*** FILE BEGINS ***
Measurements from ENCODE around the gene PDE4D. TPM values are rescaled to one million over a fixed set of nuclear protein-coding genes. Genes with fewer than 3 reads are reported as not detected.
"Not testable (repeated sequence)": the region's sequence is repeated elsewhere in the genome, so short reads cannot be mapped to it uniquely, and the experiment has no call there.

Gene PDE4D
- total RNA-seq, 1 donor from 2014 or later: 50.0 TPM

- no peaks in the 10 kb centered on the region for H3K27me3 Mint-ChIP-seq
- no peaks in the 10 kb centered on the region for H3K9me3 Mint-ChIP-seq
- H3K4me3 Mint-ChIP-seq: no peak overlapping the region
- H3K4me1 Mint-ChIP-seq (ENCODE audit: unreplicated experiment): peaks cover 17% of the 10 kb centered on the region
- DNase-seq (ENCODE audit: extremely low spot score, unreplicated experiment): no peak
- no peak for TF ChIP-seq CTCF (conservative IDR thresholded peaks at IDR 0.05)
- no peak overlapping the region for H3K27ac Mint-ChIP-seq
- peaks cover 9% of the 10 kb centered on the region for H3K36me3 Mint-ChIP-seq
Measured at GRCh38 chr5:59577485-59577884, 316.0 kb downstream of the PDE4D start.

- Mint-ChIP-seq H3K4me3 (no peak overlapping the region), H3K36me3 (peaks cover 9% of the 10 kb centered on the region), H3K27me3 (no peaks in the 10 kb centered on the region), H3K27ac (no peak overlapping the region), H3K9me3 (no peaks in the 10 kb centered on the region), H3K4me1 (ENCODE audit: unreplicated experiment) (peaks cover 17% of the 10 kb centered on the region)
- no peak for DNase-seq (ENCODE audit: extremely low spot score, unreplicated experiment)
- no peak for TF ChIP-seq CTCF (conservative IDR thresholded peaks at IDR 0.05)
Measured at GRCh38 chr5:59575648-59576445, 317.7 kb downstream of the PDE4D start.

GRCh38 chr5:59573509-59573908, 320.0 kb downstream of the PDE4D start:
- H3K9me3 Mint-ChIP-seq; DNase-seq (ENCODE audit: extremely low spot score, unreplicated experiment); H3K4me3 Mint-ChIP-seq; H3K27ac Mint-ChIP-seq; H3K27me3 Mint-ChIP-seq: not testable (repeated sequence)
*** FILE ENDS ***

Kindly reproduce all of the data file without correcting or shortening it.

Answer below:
Measurements from ENCODE around the gene PDE4D. TPM values are rescaled to one million over a fixed set of nuclear protein-coding genes. Genes with fewer than 3 reads are reported as not detected.
"Not testable (repeated sequence)": the region's sequence is repeated elsewhere in the genome, so short reads cannot be mapped to it uniquely, and the experiment has no call there.

Gene PDE4D
- total RNA-seq, 1 donor from 2014 or later: 50.0 TPM

- no peaks in the 10 kb centered on the region for H3K27me3 Mint-ChIP-seq
- no peaks in the 10 kb centered on the region for H3K9me3 Mint-ChIP-seq
- H3K4me3 Mint-ChIP-seq: no peak overlapping the region
- H3K4me1 Mint-ChIP-seq (ENCODE audit: unreplicated experiment): peaks cover 17% of the 10 kb centered on the region
- DNase-seq (ENCODE audit: extremely low spot score, unreplicated experiment): no peak
- no peak for TF ChIP-seq CTCF (conservative IDR thresholded peaks at IDR 0.05)
- no peak overlapping the region for H3K27ac Mint-ChIP-seq
- peaks cover 9% of the 10 kb centered on the region for H3K36me3 Mint-ChIP-seq
Measured at GRCh38 chr5:59577485-59577884, 316.0 kb downstream of the PDE4D start.

- Mint-ChIP-seq H3K4me3 (no peak overlapping the region), H3K36me3 (peaks cover 9% of the 10 kb centered on the region), H3K27me3 (no peaks in the 10 kb centered on the region), H3K27ac (no peak overlapping the region), H3K9me3 (no peaks in the 10 kb centered on the region), H3K4me1 (ENCODE audit: unreplicated experiment) (peaks cover 17% of the 10 kb centered on the region)
- no peak for DNase-seq (ENCODE audit: extremely low spot score, unreplicated experiment)
- no peak for TF ChIP-seq CTCF (conservative IDR thresholded peaks at IDR 0.05)
Measured at GRCh38 chr5:59575648-59576445, 317.7 kb downstream of the PDE4D start.

GRCh38 chr5:59573509-59573908, 320.0 kb downstream of the PDE4D start:
- H3K9me3 Mint-ChIP-seq; DNase-seq (ENCODE audit: extremely low spot score, unreplicated experiment); H3K4me3 Mint-ChIP-seq; H3K27ac Mint-ChIP-seq; H3K27me3 Mint-ChIP-seq: not testable (repeated sequence)